It might well be that we could be most helpful to this mother and child by helping the mother learn better ways to play, rather than by exploring her psychodynamics or condemning her as abusive. But, best of luck to us for getting any funding for this project nowadays!
Sunday, February 5, 2012
A kind reader called my attention to further evidence on our confused beliefs and assumptions about corporal punishment. The Toronto Globe and Mail (www.globeandmail.com/life/parenting/young-children/discipline/spanking-your-kid-does-it-help-or-hurt/article2324686/ has quoted the mayor of London, Boris Johnson, as speculating that parents feel anxious about discipline because of anti-spanking laws. He was speaking in support of other politicians’ claims that British riots were the long-term result of lax parental discipline – an interesting counterpoint to the suggestions of some that riots and other violence result from excessive parental punishment.
According to the Globe and Mail, surveys of Canadians suggest that parents simultaneously use physical punishment and believe that it’s not a good thing to do. This would also seem to be the case in the United States, and I would guess that one of the reasons for this apparent paradox is that parents feel under social and internal pressure to Do Something, and they see physical punishment as the “gold standard” for Doing Something. Sally Provence, one of the doyennes of the early childhood movement, used to say, “Don’t just do something. Stand there and watch.” She felt it was easy to follow impulses to interfere with what a child was doing, but both harder and more constructive to observe the situation and the child.
Parents rarely hear Provence’s maxim, though, and if they watch and reflect on what’s happening, they’re likely to have friends, neighbors, teachers, and grandparents tell them that they are lax and creating trouble. One mother was telling me a few days ago that her young daughter very occasionally talked back to her teacher, and the teacher would send home a note demanding to be told what the mother had “done about it”-- the message was that some punishment at home was required, whether physical punishment, loss of privileges, whatever. When a note describing the punishment was sent back to the school, the teacher was satisfied-- until, of course, the next time this unsolved problem became apparent.
Multiple sources tell parents to Do Something. Whatever they do, other voices will tell them it was the wrong thing-- some that physical punishment causes anger and violence, the others that lack of physical punishment causes anger and violence. And whatever capacity parents have for reflection and considering the best approach to take with their children, that capacity will be diminished by the social and emotional pressure they experience both inside and outside their families.
All that confusion is worsened by our apparent inability to even agree on the terms we use. I think I’m in line with some authors when I define spanking as one or two smacks on the bottom or legs (clothed or unclothed) with the adult’s bare and open hand. But a recent off-blog correspondent has said that she thought of “spanking” not as a smack, but “serious authoritarian whopping”. I recently read an account of a religious ritual in which a mother was told she should now spank her uncooperative child, and she said she couldn’t, she didn’t have a paddle-- so the clergyman suggested her shoe, and she used that. (What ritual?? I’ll save that for another time.) We just don’t seem to have any shared language, understood by everybody, that discriminates between a mildly painful and physically safe event at one extreme, and clobbering the child with a large object at the other extreme. When someone says “I gave him a tap”, we can’t tell whether that was a quick smack on the hand, or the belt or razor strop (if anyone besides me is old enough to remember those thick leather straps).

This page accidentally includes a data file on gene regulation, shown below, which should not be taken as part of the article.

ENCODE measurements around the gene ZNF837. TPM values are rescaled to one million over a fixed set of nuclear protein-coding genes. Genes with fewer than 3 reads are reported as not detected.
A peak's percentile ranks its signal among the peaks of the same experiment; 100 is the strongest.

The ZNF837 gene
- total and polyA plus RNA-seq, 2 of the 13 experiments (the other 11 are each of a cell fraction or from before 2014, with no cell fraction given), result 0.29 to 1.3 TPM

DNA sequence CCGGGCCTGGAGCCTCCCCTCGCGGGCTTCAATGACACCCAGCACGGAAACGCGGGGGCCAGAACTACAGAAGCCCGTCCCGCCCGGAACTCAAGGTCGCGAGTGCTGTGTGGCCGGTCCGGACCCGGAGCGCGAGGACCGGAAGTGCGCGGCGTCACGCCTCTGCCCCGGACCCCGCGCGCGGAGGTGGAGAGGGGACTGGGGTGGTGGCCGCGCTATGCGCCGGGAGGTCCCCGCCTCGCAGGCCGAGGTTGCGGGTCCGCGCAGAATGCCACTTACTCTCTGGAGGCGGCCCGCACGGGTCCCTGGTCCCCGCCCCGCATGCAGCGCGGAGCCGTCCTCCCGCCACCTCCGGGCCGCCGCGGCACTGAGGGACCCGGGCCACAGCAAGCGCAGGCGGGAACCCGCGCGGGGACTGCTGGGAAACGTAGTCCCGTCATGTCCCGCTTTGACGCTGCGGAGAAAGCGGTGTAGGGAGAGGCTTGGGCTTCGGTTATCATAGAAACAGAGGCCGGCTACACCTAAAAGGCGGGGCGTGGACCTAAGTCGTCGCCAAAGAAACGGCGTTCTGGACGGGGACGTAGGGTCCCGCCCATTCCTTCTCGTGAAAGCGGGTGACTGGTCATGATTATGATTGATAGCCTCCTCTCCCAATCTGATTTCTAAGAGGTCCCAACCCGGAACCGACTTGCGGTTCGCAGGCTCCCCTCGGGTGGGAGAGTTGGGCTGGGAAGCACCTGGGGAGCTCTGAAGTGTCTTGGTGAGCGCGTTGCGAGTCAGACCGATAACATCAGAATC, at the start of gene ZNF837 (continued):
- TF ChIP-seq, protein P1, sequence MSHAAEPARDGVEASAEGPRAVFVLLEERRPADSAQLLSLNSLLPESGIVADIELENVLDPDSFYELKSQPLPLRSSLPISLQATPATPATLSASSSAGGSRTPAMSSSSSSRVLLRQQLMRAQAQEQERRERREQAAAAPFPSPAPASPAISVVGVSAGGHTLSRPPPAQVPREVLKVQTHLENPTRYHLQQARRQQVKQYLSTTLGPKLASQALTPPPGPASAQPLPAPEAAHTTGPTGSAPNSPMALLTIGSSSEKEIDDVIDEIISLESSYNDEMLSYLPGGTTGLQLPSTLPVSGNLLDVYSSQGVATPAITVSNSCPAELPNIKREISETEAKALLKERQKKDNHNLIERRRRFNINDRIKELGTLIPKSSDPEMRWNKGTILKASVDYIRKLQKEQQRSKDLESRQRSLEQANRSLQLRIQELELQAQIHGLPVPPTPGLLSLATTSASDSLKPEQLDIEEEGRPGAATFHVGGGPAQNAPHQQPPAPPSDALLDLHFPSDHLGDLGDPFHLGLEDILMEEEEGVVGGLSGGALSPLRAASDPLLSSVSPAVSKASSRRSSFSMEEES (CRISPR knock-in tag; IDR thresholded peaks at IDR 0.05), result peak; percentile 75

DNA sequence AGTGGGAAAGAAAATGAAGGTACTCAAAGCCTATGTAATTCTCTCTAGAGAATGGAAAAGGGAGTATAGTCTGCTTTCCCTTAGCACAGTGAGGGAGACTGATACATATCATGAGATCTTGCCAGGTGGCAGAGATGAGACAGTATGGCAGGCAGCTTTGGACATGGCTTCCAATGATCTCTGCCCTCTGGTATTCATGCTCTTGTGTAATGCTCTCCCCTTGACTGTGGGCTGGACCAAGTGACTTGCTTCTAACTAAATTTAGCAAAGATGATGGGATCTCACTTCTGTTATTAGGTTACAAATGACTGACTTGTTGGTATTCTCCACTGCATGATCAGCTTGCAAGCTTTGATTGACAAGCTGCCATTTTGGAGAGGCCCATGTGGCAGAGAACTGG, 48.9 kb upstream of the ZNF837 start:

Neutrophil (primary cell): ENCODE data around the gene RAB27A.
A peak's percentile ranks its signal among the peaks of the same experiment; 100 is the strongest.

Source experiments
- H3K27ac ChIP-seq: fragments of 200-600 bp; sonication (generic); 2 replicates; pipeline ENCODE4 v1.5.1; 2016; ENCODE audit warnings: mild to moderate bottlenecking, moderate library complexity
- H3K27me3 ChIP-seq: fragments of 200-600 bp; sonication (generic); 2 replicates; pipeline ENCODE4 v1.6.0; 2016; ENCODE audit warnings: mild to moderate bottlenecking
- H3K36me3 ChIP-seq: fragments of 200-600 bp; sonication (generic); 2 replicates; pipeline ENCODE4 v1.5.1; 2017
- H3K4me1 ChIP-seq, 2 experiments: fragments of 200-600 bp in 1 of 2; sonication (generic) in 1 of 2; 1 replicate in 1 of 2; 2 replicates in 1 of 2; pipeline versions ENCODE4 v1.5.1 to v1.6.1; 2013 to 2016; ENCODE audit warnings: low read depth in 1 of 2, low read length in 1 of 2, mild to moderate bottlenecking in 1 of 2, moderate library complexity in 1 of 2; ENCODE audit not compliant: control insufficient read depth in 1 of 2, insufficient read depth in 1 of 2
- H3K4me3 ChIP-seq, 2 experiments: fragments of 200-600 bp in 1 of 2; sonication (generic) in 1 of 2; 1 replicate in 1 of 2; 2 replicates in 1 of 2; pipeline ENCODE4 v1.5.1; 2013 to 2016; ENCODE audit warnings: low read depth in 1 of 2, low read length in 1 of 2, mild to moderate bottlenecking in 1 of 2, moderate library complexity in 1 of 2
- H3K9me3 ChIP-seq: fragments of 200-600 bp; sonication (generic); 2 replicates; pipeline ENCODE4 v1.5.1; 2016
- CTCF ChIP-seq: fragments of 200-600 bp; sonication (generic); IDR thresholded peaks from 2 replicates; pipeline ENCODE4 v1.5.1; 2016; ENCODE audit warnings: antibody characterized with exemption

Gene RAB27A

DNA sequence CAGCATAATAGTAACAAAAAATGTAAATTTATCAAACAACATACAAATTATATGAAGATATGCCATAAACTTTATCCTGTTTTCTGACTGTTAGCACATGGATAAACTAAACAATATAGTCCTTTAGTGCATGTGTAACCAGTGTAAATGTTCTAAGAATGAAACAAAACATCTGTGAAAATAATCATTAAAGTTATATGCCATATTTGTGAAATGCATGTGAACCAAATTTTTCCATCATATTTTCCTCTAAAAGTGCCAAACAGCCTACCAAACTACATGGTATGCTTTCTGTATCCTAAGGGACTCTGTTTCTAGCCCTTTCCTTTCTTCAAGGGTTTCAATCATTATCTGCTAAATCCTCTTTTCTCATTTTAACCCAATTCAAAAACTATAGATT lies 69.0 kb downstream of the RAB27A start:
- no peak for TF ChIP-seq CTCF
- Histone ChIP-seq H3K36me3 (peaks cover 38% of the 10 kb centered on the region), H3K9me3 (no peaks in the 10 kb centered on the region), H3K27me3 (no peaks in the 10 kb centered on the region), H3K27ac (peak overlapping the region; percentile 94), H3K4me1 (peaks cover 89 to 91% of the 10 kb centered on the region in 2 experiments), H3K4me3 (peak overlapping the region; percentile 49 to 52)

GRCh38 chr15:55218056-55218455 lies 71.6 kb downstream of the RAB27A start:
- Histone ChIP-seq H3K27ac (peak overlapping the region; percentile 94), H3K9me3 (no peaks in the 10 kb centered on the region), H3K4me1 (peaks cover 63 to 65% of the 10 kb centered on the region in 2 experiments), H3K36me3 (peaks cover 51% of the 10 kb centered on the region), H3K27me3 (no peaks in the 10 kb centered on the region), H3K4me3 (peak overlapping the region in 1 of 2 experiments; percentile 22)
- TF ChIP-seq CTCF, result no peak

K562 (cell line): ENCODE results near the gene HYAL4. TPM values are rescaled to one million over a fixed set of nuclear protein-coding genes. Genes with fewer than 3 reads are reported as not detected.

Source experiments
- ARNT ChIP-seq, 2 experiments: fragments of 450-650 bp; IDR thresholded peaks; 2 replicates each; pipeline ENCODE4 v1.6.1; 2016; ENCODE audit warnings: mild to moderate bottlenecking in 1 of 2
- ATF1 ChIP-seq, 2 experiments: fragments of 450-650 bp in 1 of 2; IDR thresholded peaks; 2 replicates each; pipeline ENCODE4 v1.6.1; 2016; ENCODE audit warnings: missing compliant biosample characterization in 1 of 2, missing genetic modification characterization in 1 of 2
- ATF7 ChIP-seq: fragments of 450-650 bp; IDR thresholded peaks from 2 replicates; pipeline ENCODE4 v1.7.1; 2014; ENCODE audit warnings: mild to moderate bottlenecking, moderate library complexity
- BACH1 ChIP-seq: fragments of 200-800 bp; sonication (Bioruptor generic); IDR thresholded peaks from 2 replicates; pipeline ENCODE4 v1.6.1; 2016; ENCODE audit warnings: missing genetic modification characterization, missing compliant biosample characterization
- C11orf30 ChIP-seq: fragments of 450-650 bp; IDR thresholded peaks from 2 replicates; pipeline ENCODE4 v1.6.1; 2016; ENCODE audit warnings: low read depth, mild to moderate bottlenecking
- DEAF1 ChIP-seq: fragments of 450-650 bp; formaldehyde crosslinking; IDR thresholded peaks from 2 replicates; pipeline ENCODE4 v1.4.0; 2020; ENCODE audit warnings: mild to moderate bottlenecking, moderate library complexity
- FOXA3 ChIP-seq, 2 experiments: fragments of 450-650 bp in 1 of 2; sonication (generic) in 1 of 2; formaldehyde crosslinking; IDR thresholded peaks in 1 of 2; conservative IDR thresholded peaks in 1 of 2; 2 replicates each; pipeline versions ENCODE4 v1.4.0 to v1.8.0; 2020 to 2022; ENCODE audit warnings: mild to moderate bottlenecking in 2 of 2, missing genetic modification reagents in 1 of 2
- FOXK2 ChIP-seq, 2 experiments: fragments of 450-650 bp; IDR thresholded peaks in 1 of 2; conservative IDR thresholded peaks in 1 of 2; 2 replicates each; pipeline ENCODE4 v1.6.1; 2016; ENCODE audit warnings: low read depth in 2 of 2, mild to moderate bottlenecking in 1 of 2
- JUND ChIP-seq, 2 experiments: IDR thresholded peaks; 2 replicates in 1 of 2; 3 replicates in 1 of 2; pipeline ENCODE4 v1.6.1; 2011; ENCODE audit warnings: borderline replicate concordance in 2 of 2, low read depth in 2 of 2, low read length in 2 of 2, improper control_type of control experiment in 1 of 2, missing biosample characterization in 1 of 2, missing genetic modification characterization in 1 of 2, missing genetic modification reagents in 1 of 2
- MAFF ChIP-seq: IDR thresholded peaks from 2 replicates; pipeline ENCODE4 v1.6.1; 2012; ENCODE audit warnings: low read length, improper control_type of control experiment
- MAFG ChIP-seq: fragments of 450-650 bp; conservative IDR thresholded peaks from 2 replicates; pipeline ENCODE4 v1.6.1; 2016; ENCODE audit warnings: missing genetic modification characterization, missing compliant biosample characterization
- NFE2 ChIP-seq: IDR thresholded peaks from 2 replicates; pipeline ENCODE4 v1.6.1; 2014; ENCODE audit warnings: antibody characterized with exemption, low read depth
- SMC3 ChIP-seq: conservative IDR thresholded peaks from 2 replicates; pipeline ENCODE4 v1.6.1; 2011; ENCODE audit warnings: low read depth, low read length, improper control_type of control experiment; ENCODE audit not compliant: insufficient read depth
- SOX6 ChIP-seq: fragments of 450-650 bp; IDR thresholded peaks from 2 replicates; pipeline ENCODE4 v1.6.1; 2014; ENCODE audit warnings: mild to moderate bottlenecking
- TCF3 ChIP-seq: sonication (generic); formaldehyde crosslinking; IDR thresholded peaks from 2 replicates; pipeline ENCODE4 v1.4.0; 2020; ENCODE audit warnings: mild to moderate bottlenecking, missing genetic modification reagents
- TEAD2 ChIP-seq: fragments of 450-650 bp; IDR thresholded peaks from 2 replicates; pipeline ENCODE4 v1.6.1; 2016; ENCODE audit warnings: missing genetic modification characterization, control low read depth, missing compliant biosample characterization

For anyone who wants to think seriously about physical punishment, it’s important to be aware of how punishment is differentiated from abuse for research purposes and in law. The fourth national incidence study of child maltreatment in 2010 listed specific actions that would be considered abusive; these are discussed at www.acf.hhs.gov/programs/opre/abuse_neglect/natl_incid/.
The Toronto Globe and Mail article cited earlier described a 2004 ruling of Canada’s Supreme Court about the “justification” of physical punishment (I am not sure but what this might have been better stated as “acceptability”). Here are the circumstances in which physical punishment of a child is legally acceptable under the Canadian criminal code:
The punisher is a parent, not a teacher.
The child is between 2 and 12 years of age.
The child is capable of learning from the physical punishment.
It involves “minor corrective force of a transitory and trifling nature”.
It does not involve blows with objects or blows to the head.
It is not “degrading, inhuman, or harmful” (and I would appreciate any glosses on those words that any readers can provide, because I am really unsure what would be “inhuman”.)
It is corrective rather than due to the caregiver’s “frustration, loss of temper, or abusive personality”. (This too is unclear-- does it mean that a person who is frustrated cannot also seek to correct a child’s behavior?)
The Canadian list seems to cover a number of the points that discriminate between what I call spanking and what I’d call beating. There are still some issues that I would think need to be established, though. For example, how often does such punishment occur? Is it possible for a simple spanking to move to the abuse category if it occurs ten times a day, and no other corrective measures are used?
Well, we can’t really depend on the law to answer these questions. Nor, I submit, are psychologists ready to answer almost any specific questions about the safety (in emotional terms) or effectiveness of physical punishment. It does seem that all answers will have to come from looking at punishment in context: what happened before the punishment? What happened afterward? How are the cultural differences in attitudes toward physical punishment played out in outcomes for children of different groups? Yes, it’s complicated -- not like Doing Something. But we do seem to have made enough progress to begin to ask what the “gold standard” for discipline really is.